A person's livelihood refers to their "means of securing the basic necessities -food, water, shelter and clothing- of life".


A general view is: It is allowed for a person living in a Muslim-majority society to emigrate to a non-Muslim society as long as it does not cause one to lose one's religion.

Beyond that, if a Muslim emigrates to the West, it is a personal decision whether or not they decide on focusing on building infrastructures in the West, or focus on going back to their country of origin. Not everyone has the same circumstances or the same role in life. Some people will work effectively in one country but not another. So it isn't the sort of thing one can say there is only one answer to. 

A more detailed view:

If someone has no choice and must emigrate for some reason, then obviously it is allowed; questions of permissibility are only for things that are by choice. Usually emigration is due to some need, such as for economic or political reasons, and not a straightforward choice.

The entire earth belongs to Allah. One of the ways that Allah directs us to one geographical location or another is through rizq - that is, making it difficult for us to live in one place and giving us employment or opportunities in another - and this is part of the divine plan.

Additionally, in reality, few (if any) Muslim-majority societies are currently embracing all the major values of Islam, such as social justice, absence of corruption, supporting the deprived, racial equality, and other things. We all know that in some Muslim-majority societies, there is also a problem with sectarian violence or sectarian restrictions.

Furthermore, in some Muslim-majority societies, Islamic practice has been restricted (such as limitations on or a bias against wearing the hijab).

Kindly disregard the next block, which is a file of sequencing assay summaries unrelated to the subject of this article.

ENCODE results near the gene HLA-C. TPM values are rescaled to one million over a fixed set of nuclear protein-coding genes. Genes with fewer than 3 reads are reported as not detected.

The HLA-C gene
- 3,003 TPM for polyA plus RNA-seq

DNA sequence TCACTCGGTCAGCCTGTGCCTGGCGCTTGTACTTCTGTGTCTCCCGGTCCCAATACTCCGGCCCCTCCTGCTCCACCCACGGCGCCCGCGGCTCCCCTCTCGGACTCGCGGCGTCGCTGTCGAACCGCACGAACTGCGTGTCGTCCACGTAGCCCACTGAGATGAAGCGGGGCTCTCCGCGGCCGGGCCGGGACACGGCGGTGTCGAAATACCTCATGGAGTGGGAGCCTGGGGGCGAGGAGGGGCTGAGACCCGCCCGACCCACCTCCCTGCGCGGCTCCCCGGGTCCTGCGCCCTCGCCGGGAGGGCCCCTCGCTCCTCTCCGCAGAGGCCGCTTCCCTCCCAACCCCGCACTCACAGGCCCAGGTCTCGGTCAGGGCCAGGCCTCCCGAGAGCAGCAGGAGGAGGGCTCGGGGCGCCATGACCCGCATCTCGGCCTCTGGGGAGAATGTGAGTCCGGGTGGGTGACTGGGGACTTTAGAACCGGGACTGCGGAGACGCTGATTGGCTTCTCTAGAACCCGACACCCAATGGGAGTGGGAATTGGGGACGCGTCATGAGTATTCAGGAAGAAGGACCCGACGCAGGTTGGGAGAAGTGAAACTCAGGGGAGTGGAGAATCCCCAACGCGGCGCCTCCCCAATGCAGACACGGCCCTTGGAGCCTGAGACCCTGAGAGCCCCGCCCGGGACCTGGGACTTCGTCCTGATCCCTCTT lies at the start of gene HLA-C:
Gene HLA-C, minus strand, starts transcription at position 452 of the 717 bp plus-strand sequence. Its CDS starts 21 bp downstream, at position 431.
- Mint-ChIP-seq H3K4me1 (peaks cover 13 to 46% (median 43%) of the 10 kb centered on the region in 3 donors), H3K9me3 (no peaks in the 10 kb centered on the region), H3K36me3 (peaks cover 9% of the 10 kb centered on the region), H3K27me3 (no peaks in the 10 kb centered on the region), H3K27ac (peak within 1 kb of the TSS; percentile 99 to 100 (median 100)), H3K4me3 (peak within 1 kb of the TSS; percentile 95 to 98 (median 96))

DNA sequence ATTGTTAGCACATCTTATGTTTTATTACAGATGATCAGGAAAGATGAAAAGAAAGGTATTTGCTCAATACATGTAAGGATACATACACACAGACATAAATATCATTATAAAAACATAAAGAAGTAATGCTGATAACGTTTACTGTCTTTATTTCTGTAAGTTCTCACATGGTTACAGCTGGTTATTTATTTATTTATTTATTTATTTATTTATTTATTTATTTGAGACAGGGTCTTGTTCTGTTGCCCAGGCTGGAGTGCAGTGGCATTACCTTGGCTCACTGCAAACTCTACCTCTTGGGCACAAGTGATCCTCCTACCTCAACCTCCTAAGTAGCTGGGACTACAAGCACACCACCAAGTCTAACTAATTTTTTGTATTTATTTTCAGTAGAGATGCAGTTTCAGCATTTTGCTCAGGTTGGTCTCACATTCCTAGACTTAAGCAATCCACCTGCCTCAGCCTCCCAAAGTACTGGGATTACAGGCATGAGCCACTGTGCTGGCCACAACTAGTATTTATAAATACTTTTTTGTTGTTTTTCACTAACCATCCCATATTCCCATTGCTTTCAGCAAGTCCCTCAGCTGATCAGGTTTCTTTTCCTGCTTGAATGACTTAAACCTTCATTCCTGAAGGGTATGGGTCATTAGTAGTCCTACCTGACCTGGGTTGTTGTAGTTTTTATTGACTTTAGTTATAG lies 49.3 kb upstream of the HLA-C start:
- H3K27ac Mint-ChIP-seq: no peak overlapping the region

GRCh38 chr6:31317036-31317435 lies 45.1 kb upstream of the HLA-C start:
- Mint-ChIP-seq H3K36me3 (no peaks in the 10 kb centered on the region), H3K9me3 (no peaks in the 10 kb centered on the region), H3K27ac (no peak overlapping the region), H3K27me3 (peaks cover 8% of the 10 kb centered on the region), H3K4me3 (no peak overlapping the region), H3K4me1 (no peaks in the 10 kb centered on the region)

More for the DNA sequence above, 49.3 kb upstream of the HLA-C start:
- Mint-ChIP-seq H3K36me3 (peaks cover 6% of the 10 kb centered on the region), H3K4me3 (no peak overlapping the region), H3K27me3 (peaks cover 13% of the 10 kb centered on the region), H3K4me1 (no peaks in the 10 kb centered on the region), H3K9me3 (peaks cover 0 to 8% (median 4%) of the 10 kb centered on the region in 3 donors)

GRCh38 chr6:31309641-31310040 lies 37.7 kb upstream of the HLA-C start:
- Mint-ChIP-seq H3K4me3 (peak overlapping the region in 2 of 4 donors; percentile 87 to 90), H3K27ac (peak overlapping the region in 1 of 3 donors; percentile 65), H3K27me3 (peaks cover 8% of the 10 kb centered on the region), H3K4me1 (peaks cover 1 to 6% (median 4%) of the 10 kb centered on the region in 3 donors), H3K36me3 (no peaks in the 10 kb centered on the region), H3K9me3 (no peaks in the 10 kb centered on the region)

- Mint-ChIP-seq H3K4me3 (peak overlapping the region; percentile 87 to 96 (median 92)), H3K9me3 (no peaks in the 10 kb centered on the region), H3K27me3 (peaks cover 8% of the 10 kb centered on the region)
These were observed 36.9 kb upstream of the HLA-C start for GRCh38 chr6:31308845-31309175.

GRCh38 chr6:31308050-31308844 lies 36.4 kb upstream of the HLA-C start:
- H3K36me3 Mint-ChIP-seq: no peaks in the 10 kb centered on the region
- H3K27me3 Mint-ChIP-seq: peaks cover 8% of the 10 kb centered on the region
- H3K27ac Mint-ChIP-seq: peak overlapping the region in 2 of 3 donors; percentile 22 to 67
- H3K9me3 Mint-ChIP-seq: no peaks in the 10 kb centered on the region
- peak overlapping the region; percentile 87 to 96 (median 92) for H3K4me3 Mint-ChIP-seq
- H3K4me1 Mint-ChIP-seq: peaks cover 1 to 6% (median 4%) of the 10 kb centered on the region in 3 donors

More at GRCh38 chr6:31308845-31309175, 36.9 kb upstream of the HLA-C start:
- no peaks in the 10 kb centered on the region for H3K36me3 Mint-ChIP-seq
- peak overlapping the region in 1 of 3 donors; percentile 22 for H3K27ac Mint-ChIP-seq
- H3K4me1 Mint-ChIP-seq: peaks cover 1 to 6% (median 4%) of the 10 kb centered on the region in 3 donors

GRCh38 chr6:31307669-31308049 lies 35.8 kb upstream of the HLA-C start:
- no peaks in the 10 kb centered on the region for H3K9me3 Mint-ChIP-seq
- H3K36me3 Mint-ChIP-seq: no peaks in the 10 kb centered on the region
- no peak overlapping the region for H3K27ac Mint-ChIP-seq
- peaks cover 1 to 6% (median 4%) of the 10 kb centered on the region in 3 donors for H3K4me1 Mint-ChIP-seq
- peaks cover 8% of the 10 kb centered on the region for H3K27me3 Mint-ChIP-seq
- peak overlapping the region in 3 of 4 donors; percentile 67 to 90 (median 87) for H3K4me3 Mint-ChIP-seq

So it may be overly simplistic to divide the world into "Muslim societies" and "non-Muslim societies".

However, one might surmise there are still some cultural factors in Muslim-majority societies that support a person's faith, or help in passing it on to children, such as being around mosques, seeing Islam as a normalized as part of daily life, less public alcohol consumption, and these  sorts of things. 

Anyway, yes, it seems like a good idea for Muslims to build permanent infrastructures in the West since many Muslims live in the West.

One can also note that Islam did not spread to today's "Muslim world" overnight. One major reason for the spread of Islam was the migration of individual Muslims to various places, and their their establishment of mosques and other institutions. So building Islamic institutions in the West is not something new or different, rather, it is just the same sort of thing that happened before. Sometimes there is a mental image that the Muslim-majority world was always that way, but that is obviously not the case on a historical level.

Note: There is an underlying assumption between this statement that all Muslims in the West come from, or have ancestry in, other countries. This assumption should be challenged. Not all Muslims in the West were born in other countries. Many Muslims in the West were born in the West and cannot easily return to the country of their ancestors, or they may be of mixed ancestry and not have a specific country to go do that is "theirs".

Also, not all Muslims in the West trace their ancestry to non-Western countries, so they do not have another country to go back to. (While some Western Muslims have attempted "hijra" to the Muslim-majority world, there are usually barriers along the lines of residency permits, work permits, being treated perpetually like an outsider, etc.)

I suspect that the migration of Muslims to the West is part of Allah's plan and perhaps Allah wishes to end the "clash of civilizations" between Islam and the West and create more interchange. Also, having a significant number of Muslims in the West has sparked some important discussions about Islam, Islamic law, inter-faith relations, and other matters due to the situation of Islam being in a new environment. This helps to have growth in Muslim thought rather than stagnation. So one can see there have been some benefits overall for the ummah to having a large number of Muslims, and Muslim institutions, in the West.